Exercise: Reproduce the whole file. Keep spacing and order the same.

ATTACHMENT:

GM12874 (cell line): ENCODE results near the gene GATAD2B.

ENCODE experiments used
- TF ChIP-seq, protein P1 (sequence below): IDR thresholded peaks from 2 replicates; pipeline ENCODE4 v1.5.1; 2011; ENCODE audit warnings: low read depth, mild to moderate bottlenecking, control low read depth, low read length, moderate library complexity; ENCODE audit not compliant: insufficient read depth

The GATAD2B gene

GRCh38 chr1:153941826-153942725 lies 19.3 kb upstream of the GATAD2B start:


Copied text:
GM12874 (cell line): ENCODE results near the gene GATAD2B.

ENCODE experiments used
- TF ChIP-seq, protein P1 (sequence below): IDR thresholded peaks from 2 replicates; pipeline ENCODE4 v1.5.1; 2011; ENCODE audit warnings: low read depth, mild to moderate bottlenecking, control low read depth, low read length, moderate library complexity; ENCODE audit not compliant: insufficient read depth

The GATAD2B gene

GRCh38 chr1:153941826-153942725 lies 19.3 kb upstream of the GATAD2B start: